What’s Next After SPM?

Most students find it challenging when deciding what they want to study and what they plan to pursue in college. This is because :
a) most do not have a specific interest
b) they face financial issues
c)are still unclear on the courses that are offered by the colleges.
To overcome this issue, one should :
1. Identify your strengths
The most common question post-SPM students get is “What do you plan to study after SPM?” Questions like, “What do you like to do?” or “What are your hobbies?” are questions that are general and sometimes, us, students don’t have hobbies that lead us directly into jobs. It is well-noted for a fact that your interests and hobbies are not necessarily something you are good at but, something you enjoy doing. Hence, to get a better measurement of your actual skills, start by looking at your previous exam results. You can also look at the entire year of exam results to get an accurate measurement of your skills according to the consistency of your results. The subjects that you thrive in are your strengths.

2. Reflect and study offered options

Some questions to ask yourself :

1. Do you prefer a 100% exam based course (like SPM), 50% exam 50% coursework (quizzes, projects, short test) or 70% coursework 30% exam?
2. Do you plan to pursue your studies overseas?
3. Are you still unsure of what you intend to study hence, you want a course that offers broader options and admission into a different college/uni?

If your answer is :
100% exam based course – you should go for A-levels.
50% exam 50% coursework-Foundation programmes
70% coursework 30% exam- Canadian Pre-U programmes
Going overseas to study- you should do A levels/American Degree Programme/AUSMAT/SAM
Unsure of what to study but want broad options- A-levels/AUSMAT/SAM
Want to study locally- Foundation Programmes/STPM/ Malaysian Matriculation/AUSMAT/SAM/A-Levels
Already know a specific course you want to take up-Diploma
3. Make lists
Although you are clueless or unable to decide which course to take up, you would know what job you would want or would not want to do. Cross out the unpreferred jobs. This leaves only the jobs you want to do and enables you to choose which course to take up in college according to your preferences.
4. Work from the end to the front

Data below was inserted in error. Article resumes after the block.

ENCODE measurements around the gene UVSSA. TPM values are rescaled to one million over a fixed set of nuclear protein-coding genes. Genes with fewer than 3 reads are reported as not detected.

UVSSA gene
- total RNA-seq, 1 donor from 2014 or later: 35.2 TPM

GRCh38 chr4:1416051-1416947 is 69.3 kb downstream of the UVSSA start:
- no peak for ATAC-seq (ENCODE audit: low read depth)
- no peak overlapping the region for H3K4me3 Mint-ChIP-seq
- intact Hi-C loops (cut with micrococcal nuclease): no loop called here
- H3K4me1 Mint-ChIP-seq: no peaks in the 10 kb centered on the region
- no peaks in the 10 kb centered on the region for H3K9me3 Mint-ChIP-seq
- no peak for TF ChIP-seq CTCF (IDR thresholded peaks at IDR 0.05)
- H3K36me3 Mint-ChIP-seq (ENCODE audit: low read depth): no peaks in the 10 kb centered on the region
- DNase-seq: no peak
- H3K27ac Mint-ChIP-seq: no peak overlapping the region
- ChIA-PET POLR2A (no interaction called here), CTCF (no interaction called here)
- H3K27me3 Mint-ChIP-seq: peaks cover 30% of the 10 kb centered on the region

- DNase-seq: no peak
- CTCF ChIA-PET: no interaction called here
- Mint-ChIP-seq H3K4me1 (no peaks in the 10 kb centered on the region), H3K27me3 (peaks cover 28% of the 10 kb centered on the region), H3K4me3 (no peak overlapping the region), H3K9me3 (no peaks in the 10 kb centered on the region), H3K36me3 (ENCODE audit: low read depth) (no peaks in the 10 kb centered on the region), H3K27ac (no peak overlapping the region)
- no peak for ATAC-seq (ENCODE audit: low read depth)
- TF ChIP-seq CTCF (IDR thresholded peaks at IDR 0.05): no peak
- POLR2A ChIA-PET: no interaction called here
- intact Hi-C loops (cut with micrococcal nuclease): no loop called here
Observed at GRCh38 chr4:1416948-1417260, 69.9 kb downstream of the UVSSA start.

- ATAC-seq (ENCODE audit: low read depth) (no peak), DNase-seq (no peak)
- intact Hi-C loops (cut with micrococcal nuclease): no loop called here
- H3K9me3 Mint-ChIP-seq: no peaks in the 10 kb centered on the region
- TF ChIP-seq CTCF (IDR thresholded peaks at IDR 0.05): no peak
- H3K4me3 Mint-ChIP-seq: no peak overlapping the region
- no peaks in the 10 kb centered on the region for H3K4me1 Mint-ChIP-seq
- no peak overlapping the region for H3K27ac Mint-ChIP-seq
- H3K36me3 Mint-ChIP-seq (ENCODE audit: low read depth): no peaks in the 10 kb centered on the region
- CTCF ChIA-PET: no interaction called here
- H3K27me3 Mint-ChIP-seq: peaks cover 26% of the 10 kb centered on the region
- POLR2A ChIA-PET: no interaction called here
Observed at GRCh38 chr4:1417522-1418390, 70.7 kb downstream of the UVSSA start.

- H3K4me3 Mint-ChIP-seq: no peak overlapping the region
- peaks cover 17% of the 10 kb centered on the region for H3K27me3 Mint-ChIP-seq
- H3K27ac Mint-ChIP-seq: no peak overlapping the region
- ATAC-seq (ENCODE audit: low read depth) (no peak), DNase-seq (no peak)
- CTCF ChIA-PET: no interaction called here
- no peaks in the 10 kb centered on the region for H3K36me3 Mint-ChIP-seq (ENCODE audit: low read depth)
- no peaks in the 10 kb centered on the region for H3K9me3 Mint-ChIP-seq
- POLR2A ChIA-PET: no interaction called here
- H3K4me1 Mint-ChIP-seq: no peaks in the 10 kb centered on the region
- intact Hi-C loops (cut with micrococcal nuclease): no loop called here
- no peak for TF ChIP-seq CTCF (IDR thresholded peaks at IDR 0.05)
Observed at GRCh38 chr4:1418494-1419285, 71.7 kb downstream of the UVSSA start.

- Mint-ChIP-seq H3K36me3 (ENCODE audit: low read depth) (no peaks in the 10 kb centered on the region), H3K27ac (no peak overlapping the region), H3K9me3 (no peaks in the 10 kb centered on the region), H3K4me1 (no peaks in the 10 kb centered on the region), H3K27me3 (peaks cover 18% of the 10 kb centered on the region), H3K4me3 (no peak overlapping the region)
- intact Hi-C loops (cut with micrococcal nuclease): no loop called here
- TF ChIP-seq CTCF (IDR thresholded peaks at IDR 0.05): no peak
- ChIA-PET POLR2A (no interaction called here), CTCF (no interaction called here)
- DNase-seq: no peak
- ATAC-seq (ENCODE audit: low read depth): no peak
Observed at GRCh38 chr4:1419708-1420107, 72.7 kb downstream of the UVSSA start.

The best solution is to know what degree you want to study before entering a Pre-U programme. Work from the end by finding the right university that offers you the desired course and you can choose whether to join the Pre-U programme offered by the same college/uni or, choose another one whereby you can transfer to that course. All in all, look for courses that suit you and your needs/interests. An example will be subjects offered by the college.

5. Consider the time factor
Consider the duration of the programme you have chosen. Look at the intake of the Pre-U programme and the intake of the desired degree. Let’s say the intake for your foundation programme is in January and it ends in December. The intake for your degree is in February. This leaves you two months of break before heading back into your studies. Another situation would be if you choose to go for the March intake for your foundation programme. The intake for your degree is either in March or August for the following year. Hence, you’re only left to choose August as your option. What then are you going to do in the 5 months of your break? All these options need to be put into consideration so that you make the right decision.

6. Visit the Admission Office

There are counsellors in various colleges and universities who are willing to help you. I would suggest that you visit the respective college/university’s website and do some research of your own before visiting the Admission Office. This is because, you would be clearer on what you’re going into and you would be able to make decisions faster and easier. Don’t rush it, though. Take time to think carefully because it’s the place you’re going to be studying for the next four years. Don’t stress out too much either. College/university is just a ticket to getting your job and to provide you with the skills and knowledge required for your job.

To Future SPM Candidates, From A Secondary School Graduate

Hi everyone! I’m a post-SPM student who has went through the wrath of KBAT. And the reason I choose to write this is because there were many things I’ve discovered, even in the last moments before SPM and I wished someone, a senior or teacher told me about it. Here’s a compilation of things I wish to share with all of you. (Make sure you read on till the end, the links will help you most.)

1. Materials